"Meeting Inspiring people, tackling global warming and ... learning to ride a bike"

It’s 7 o’clock in the morning and the alarm clock buzzes softly. Relax. Tailbacks and tooting car horns? I wouldn't know, as my apartment is only a stone’s throw from VITO. I arrive at 8.30 and there’s still enough time to say Hi! To everyone. Thanks to VITO’s flexdesk policy, I always have the opportunity to meet colleagues I haven’t seen before and it's interesting to find out what they are working on.


At VITO, I am working on a global climate model for cities, known as the UrbClim model. Our team is headed up by Koen De Ridder. Our final objective? To make our model available to cities and local communities, so that they can do their utmost to prepare for the impact of climate change and fight the Urban Heat Island.

I am working on this project as part of my PostDoc in Climate Sciences from September 2016 to March 2017. Though by the time you read this, I will have returned to my home city of Delhi, in India. And yes, what I want to do is to apply the UrbClim model in Delhi and make projections about the impact that climate change will have upon my city.

Every Monday, we have a meeting in Mol together with the members of our team who work at our premises in Berchem. For me, finding out about the various projects that people at VITO are working on was truly inspiring.

Our team also signed a Memorandum of Understanding with a research team in India. Occasionally, we even schedule a teleconference with colleagues in my home country. VITO has actually been working with the TERI University (Delhi) for some time now.

Of course I also take the time to continue writing my papers. It is extremely useful that VITO is able to provide individual workspaces with glass walls where people can work in silence.

All meetings are held in English, though in the meantime, I have picked up a few words and phrases in Dutch. That said, the people here are extremely friendly and they immediately switch to English when talking to me. In other European countries where I have spent time, that was not always the case.

Nice and spicy

In the afternoon, I often eat in my own apartment – often an Indian meal that is nice and spicy! But I also go to the cafeteria with my colleagues. Or, if things are busy, I simply eat in the office.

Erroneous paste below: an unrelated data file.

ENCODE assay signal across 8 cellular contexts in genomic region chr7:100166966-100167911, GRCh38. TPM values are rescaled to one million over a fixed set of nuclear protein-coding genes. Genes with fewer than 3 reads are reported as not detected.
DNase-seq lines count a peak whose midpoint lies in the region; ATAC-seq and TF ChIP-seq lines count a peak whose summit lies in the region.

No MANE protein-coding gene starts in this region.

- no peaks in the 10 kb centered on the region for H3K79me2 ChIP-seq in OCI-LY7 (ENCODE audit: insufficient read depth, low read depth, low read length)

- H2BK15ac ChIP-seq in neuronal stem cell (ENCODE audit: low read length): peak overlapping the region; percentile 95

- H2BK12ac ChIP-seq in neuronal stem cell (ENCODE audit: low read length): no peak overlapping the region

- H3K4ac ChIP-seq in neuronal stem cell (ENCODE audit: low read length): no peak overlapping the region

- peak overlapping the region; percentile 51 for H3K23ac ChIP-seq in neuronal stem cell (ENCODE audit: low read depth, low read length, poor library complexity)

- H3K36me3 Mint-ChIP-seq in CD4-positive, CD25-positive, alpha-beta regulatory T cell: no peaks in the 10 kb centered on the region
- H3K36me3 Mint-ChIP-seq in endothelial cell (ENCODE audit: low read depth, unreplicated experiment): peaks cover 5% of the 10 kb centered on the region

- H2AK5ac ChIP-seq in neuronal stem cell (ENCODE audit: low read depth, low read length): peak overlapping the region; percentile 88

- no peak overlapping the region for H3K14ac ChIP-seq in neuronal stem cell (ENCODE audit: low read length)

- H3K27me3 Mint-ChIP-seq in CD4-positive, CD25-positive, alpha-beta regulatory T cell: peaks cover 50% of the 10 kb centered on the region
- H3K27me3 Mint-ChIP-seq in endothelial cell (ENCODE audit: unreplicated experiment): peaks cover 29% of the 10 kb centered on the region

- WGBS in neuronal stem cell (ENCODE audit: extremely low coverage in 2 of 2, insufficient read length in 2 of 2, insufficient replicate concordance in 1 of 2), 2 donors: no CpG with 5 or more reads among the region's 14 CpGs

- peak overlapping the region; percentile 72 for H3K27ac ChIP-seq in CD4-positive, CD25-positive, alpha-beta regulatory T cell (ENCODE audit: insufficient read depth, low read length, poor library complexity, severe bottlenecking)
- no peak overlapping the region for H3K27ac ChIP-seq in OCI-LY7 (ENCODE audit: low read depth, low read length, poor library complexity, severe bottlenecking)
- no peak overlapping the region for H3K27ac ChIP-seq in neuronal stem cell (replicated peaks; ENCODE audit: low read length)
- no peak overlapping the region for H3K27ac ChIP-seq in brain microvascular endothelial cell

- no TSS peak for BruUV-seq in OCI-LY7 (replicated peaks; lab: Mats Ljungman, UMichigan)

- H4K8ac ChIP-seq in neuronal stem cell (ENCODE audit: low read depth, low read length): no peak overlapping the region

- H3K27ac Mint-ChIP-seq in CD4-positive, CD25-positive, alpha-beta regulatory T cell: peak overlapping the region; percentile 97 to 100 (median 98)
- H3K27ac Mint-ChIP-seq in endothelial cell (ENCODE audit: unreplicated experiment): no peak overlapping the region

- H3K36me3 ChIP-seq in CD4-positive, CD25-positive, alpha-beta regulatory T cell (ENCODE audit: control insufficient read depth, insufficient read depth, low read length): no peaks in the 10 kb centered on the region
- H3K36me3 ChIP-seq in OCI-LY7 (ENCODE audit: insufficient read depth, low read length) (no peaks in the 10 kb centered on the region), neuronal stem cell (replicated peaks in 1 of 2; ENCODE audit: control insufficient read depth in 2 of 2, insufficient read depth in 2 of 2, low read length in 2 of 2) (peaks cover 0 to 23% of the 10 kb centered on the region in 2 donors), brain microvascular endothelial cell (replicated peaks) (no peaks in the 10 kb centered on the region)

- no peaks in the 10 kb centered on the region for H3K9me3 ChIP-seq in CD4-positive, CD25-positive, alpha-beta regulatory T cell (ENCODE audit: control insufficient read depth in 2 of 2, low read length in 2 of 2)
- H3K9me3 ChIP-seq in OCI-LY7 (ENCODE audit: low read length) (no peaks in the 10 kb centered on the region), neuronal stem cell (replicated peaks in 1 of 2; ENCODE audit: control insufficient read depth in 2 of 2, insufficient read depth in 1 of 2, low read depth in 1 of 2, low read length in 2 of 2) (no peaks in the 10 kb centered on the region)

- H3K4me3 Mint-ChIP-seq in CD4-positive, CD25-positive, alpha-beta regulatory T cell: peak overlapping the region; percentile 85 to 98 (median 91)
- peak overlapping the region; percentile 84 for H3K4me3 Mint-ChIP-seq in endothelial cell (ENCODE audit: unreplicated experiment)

I have to say that it wasn't until I came here that I got into the habit of eating bread at breakfast time. We don't do that in India. The bread and sandwiches here are great. Just like the fries. And not forgetting the spiced biscuit flavoured (speculaas) icecream at the farm just down the road. The only thing I haven't tried is the meat, as I’m a vegetarian!

After work, I speak to my family in India on the phone. The time there is four-and-a-half hours later than it is here. On an evening, I then have time to socialise with the international visitors staying at VITO. The thing I most enjoy is a glass of beer, which is also something I wasn’t familiar with before.

On two wheels

One of the most striking differences between India and Europe is the work culture. At home, you no longer have any private life if you work for a company. Here, however, people maintain a healthy balance between their working and private lives. So I did have some spare time ...  But what did I do with it? I started drawing again. But the main thing is that I have a new hobby - cycling! Back in Delhi, I’d never actually learned to ride a bike. But the son of my PhD supervisor, Koen, had a bike that was just the right size - not too tall, in other words. But I was so afraid I would fall off. On two occasions, I had a hard landing, but a week later, I was back in the saddle again. Who would ever have thought it?